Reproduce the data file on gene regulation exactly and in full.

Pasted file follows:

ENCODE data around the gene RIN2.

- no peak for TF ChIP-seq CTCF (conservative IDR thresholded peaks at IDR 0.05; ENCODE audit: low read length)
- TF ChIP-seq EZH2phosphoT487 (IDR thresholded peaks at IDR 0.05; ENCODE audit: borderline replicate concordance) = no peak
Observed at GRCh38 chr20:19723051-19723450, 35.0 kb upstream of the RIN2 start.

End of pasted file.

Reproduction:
ENCODE data around the gene RIN2.

- no peak for TF ChIP-seq CTCF (conservative IDR thresholded peaks at IDR 0.05; ENCODE audit: low read length)
- TF ChIP-seq EZH2phosphoT487 (IDR thresholded peaks at IDR 0.05; ENCODE audit: borderline replicate concordance) = no peak
Observed at GRCh38 chr20:19723051-19723450, 35.0 kb upstream of the RIN2 start.